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Perry G. Mehrling

Involvement

Perry G. Mehrling, Professor of Economics, joined the faculty of Barnard College in 1987, where he teaches courses on the economics of money and banking, the history of money and finance, and the financial dimensions of the U.S. retirement, health, and education systems. His most recent book is The New Lombard Street: How the Fed became the dealer of last resort (Princeton 2011). His best-known book Fischer Black and the Revolutionary Idea of Finance (Wiley 2005, 2012) has recently been released in a revised paperback edition. Currently, Prof. Mehrling directs the educational initiatives of the Institute for New Economic Thinking, one of which is his course Economics of Money and Banking, available on Coursera at www.coursera.org/course/money.


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Economics of Money & Banking: Part One

Course

Introduction to a “money view” of economic activity for modern times, building on the intellectual traditions of British central banking and American institutionalism. Part One explores the economics of payment systems and money markets.

Young Scholars Will Bring New Economic Thinking

Article | Apr 23, 2013

So why am I hopeful about the future?

OMT: Slouching toward Eurobills?

Article | Oct 30, 2012

The Eurocrisis has many dimensions—bank solvency crisis, sovereign debt crisis, political unity crisis, and economic/unemployment crisis—but time after time it has been the liquidity crisis dimension driving events, and ECB response to the liquidity crisis driving institutional evolution. The reason is simple. Liquidity kills you quick.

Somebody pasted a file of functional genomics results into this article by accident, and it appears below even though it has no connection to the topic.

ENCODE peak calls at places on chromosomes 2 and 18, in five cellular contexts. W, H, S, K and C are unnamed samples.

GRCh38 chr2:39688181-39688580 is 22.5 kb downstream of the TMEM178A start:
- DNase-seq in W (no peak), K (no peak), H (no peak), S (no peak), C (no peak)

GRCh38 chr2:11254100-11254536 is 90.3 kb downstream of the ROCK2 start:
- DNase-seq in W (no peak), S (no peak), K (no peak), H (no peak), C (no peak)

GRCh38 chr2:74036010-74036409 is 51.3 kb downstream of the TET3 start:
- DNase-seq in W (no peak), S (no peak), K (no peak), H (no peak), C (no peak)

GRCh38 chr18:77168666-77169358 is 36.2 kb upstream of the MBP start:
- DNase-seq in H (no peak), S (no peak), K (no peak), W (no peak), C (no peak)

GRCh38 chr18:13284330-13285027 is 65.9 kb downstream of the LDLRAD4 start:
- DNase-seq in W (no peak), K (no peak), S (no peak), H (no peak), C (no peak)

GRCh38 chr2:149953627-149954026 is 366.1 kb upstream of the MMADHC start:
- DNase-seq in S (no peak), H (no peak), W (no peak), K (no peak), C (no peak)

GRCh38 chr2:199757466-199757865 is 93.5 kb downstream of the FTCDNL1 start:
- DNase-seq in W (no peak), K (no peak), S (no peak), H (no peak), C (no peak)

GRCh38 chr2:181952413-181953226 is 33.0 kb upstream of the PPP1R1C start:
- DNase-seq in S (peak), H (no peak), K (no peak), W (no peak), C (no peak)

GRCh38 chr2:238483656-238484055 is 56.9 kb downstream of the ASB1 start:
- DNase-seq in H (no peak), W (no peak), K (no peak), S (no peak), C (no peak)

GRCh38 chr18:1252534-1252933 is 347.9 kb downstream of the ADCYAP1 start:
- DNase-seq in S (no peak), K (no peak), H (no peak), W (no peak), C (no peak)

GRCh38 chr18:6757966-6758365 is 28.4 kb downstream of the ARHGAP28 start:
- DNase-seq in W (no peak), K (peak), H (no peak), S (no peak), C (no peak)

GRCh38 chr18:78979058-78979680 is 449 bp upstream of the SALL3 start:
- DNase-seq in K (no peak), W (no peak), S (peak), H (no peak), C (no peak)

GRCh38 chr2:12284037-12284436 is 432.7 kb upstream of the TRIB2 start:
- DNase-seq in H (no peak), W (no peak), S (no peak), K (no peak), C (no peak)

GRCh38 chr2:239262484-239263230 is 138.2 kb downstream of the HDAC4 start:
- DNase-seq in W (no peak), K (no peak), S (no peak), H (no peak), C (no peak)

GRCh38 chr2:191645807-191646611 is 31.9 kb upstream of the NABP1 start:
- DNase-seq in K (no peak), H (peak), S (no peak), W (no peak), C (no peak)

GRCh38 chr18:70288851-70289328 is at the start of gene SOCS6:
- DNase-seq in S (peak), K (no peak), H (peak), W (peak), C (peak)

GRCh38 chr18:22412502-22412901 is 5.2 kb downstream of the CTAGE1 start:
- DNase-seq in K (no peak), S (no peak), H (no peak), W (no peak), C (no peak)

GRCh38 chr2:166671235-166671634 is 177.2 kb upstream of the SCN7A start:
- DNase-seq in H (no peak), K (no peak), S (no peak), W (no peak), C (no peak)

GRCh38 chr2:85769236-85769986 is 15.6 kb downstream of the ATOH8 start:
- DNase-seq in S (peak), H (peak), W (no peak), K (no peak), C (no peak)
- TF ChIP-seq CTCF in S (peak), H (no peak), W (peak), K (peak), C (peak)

Ring-fencing Explained

Article | Oct 2, 2012

Everyone wants to ring-fence something, but they can’t agree on what:

Featuring this expert

Azim Premji Winter School 2013

Event Workshop | Jan 6–17, 2013

The Azim Premji University-Institute for Economic Thinking Advanced Graduate Workshop in Poverty, Development and Globalization is interested in identifying the complex global interactions that influence poverty and development as well as the development strategies that have proven successful in promoting equitable growth, promoting capabilities, and reducing poverty.

The Survival of the Riskiest

Video | Jan 2, 2013

Financial fragility does not fall from the sky. That’s why treating risk as if it comes from exogenous shocks can’t capture the reality of financial markets.

Human Capital in the Industrial Revolution

Video | Nov 13, 2012

Did the industrial revolution increase the relative demand for skilled labor, or decrease it?

How Expectations Interact to Create Bubbles

Video | Nov 5, 2012

How do economists make their models work? By assuming that investors have rational expectations and that every market participant is alike. However, things quickly get messy once economists start to acknowledge that people are different, interact with each other, and change heuristic forecasting strategies based on recent performance.